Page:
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How A Mother May Feel Physically After Childbirth

 

mom with newborn on chest

  • Bleeding
  • Episiotomy
  • C-Section
  • Urination
  • Bowel Movements / Constipation
  • Hemorrhoids
  • Afterpains / Cramping
  • Epidural / Spinal Site
  • Back and Hip Pain
  • Breasts
  • Faintness
  • Swollen Feet or Ankles
  • Night Sweats 

Bleeding

Normal:

  • Heavy to moderate bleeding, bright red in colour for the first 1 to 3 days
  • Light bleeding, pinkish in colour for 3 to 10 days
  • Scant bleeding, creamy yellow in colour for 10 days to 6 weeks
  • Small clots (size of dime or quarter)
  • Earthy smell
  • Bleeding may be heavier after activity or breastfeeding or after lying flat for a while
  • Regular periods may begin as early as 2 months or as late as 18 months if breastfeeding

 

What you can do:

  • Reduce your activity and rest if bleeding increases - you have done too much
  • Stay off your feet as much as possible for 2 weeks:
        • Sit rather than stand
        • Lay rather than sit
        • Avoid stairs
  • Don’t lift anything heavier than the baby
  • Change sanitary pad at least 5 times per day
  • Pour warm water over your perineum (use a squirt bottle) after going to the bathroom, then pat dry
  • Do not use tampons until after your 6 week check-up
  • Empty bladder frequently

 

When to call your health care provider:

  • If bleeding is heavier than a normal period
  • If you are saturating more than 1 to 2 pads in an hour and the flow does not slow or stop with rest
  • If you pass clots larger than the size of a dollar coin
  • If you are having bright red blood after 3 weeks postpartum
  • If you have foul smelling vaginal discharge
  • If you have lower abdominal pain 

 

  

Episiotomy

Normal:

  • Healing should occur in 2 to 3 weeks
  • Pain should decrease as time passes
  • There may be some bruising, swelling and itchiness
  • Stitches will dissolve over time 

 

What you can do:

  • Apply something cold to reduce swelling – e.g., use an ice pack, dampen and freeze a clean maxi pad and put the frozen pad in your underwear
  • Take a warm shallow bath with enough water to cover your buttocks and hips (sitz bath) to reduce itchiness
  • Use a squirt bottle to clean area. Use cool water as tolerated
  • Do Kegel exercises to help the episiotomy heal sooner (see section on exercises after childbirth)
  • Reduce your activity and rest if pain or swelling increases
  • Check area with a mirror
  • Take prescribed pain medication as needed
  • Empty bladder frequently
  • Prevent constipation (see section on Bowels) 

 

When to call your health care provider:

  • If you have a foul smelling discharge
  • If the episiotomy opens up
  • If bruising or swelling lasts more than 6 weeks
  • If pain increases over time and does not improve with rest
  • If you have an oral temperature over 38°C, chills, or lower abdominal pain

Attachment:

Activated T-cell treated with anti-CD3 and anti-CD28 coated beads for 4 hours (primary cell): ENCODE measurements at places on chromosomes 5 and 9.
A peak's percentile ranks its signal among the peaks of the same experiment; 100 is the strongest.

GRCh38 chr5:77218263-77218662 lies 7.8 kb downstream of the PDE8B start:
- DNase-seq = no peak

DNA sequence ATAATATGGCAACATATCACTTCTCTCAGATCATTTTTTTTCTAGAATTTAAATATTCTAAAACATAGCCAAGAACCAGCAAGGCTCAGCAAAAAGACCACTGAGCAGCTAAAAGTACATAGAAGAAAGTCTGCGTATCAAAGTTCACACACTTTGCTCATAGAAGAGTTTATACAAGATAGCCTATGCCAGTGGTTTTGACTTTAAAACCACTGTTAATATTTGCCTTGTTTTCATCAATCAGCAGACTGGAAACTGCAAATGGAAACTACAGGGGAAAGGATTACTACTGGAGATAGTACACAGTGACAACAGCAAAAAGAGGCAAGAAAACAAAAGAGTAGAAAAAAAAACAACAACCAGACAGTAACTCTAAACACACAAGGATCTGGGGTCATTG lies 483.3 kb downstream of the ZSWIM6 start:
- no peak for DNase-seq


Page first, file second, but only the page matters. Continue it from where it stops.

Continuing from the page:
C-Section

Normal:

  • Staples or sutures are removed 3 to 5 days after childbirth
  • Discomfort from the incision should gradually decrease
  • You can shower; don’t worry if the steristrip tapes come off

 

What you can do:

  • Consider taking medication; most pain medications do not interfere with breastfeeding; talk to your health care provider
  • Do not lift anything heavy or vacuum for 4 to 6 weeks; your abdominal muscles need time to heal
  • Rest – it may take longer to recover from a c-section than a vaginal delivery
  • Avoid driving a car for 3 weeks or as advised by your health care provider
  • Check incision with a mirror 

 

When to call your health care provider:

  • If you have an oral temperature over 38°C, or chills
  • If you have bleeding or discharge from incision
  • If your incision opens up or has a red, “hot to touch” area
  • If you have increased pain that is not relieved by pain medication and/or rest 

 

 

Urination

Normal:

  • During pregnancy, your body stores extra fluids; after childbirth, your body gets rid of this extra fluid
  • For the first day or two, you may have pain or difficulty urinating; this is more common if you had a catheter, episiotomy, or small tear
  • You may have a stinging sensation when you pass urine if you have stitches
  • You may be incontinent (leak urine) if you cough or laugh; this will get better over time 

 

What you can do:

  • Empty bladder frequently even if you do not have the urge to void
  • Use a squirt bottle to squeeze warm water over your perineum while voiding to help take away the stinging sensation
  • Allow sink water to run; the sound of water may help the flow of urine get started
  • Drink to thirst – 8 to 10 glasses of liquid per day (limit caffeinated drinks)
  • Do Kegel exercises to help reduce incontinence (see section on exercises after child birth)

 

When to call your health care provider:

  • If you have an oral temperature over 38°C, or chills
  • If you are passing urine frequently but in small amounts
  • If you have a burning pain when passing urine
  • If you are unable to pass urine
  • If you have difficulty starting or stopping urine
  • If you have blood in your urine 

 

 

Bowel Movements / Constipation

Normal:

  • You may not have a bowel movement for the first 2 to 3 days after childbirth
  • Your first bowel movement may be uncomfortable; try not to hold back as this can cause hard stools (constipation)
  • Some pain medications can cause constipation

 

What you can do:

  • Drink plenty of fluids and fruit juice, and eat plenty of fruits, vegetables, and whole grain breads and cereals to prevent constipation
  • Take stool softeners with phylum or natural fibres; they are available over the counter or can be prescribed by your health care provider; use for one week or as prescribed by physician
  • Walking in the house can help to get the bowels moving and eliminate painful gas
  • Clean the rectal area with a squirt bottle after each bowel movement; wipe from front to back

 

When to call your health care provider:

  • If you haven't had a bowel movement by 5 days after childbirth
  • If your bowel movements are painful and hard
  • If you feel you need a bowel movement but can't

 

 

Hemorrhoids

Normal:

  • Hemorrhoids can occur after childbirth from the pushing and increased pressure during childbirth
  • Hemorrhoids can be painful and itchy